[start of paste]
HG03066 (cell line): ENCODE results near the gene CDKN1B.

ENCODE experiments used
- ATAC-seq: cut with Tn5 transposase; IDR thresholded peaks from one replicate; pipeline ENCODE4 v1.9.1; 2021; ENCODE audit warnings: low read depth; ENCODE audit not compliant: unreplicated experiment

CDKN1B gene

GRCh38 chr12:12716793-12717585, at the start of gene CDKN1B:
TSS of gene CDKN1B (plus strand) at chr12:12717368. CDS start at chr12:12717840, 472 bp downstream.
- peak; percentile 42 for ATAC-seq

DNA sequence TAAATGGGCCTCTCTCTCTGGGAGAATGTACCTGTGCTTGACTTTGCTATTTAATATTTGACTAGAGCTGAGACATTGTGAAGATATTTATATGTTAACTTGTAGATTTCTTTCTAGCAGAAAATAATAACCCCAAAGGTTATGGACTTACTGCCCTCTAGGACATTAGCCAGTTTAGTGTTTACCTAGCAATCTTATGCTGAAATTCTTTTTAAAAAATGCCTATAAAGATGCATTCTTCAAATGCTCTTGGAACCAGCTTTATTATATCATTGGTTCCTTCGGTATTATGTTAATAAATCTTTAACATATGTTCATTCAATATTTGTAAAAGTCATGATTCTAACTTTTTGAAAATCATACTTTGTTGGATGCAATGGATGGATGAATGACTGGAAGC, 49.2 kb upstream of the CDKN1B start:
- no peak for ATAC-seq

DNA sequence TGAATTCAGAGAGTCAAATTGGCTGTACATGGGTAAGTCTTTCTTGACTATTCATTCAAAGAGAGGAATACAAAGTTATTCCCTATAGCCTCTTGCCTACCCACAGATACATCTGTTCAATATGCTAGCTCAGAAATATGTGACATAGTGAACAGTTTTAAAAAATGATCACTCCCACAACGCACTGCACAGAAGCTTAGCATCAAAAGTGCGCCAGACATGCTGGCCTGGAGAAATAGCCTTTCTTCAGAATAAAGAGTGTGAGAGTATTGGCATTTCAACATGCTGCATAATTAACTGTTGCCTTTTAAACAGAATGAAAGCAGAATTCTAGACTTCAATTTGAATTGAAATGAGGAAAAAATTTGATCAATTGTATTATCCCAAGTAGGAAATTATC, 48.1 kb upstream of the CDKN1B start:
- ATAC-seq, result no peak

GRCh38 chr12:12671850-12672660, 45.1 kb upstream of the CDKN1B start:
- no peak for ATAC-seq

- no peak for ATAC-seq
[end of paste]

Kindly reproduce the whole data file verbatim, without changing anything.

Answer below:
HG03066 (cell line): ENCODE results near the gene CDKN1B.

ENCODE experiments used
- ATAC-seq: cut with Tn5 transposase; IDR thresholded peaks from one replicate; pipeline ENCODE4 v1.9.1; 2021; ENCODE audit warnings: low read depth; ENCODE audit not compliant: unreplicated experiment

CDKN1B gene

GRCh38 chr12:12716793-12717585, at the start of gene CDKN1B:
TSS of gene CDKN1B (plus strand) at chr12:12717368. CDS start at chr12:12717840, 472 bp downstream.
- peak; percentile 42 for ATAC-seq

DNA sequence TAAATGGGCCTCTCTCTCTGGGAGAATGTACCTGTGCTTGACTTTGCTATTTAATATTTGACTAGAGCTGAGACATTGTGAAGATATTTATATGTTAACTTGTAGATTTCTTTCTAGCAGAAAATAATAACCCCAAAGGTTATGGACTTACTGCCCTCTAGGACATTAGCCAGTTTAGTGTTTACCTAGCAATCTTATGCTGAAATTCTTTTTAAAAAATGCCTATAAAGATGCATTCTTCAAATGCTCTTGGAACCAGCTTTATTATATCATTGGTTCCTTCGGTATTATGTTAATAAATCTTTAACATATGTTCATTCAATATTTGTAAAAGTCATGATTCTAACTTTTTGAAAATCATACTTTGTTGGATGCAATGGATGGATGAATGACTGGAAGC, 49.2 kb upstream of the CDKN1B start:
- no peak for ATAC-seq

DNA sequence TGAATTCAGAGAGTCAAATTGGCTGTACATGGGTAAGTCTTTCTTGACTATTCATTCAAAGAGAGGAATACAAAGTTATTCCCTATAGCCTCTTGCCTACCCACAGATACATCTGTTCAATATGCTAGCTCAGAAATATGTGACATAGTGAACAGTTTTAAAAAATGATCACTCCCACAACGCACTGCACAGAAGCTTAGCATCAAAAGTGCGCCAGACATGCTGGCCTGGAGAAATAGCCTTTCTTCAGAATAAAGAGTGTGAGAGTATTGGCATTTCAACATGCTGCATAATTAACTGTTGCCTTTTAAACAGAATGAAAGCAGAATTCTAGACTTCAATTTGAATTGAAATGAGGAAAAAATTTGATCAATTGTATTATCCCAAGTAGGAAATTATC, 48.1 kb upstream of the CDKN1B start:
- ATAC-seq, result no peak

GRCh38 chr12:12671850-12672660, 45.1 kb upstream of the CDKN1B start:
- no peak for ATAC-seq

- no peak for ATAC-seq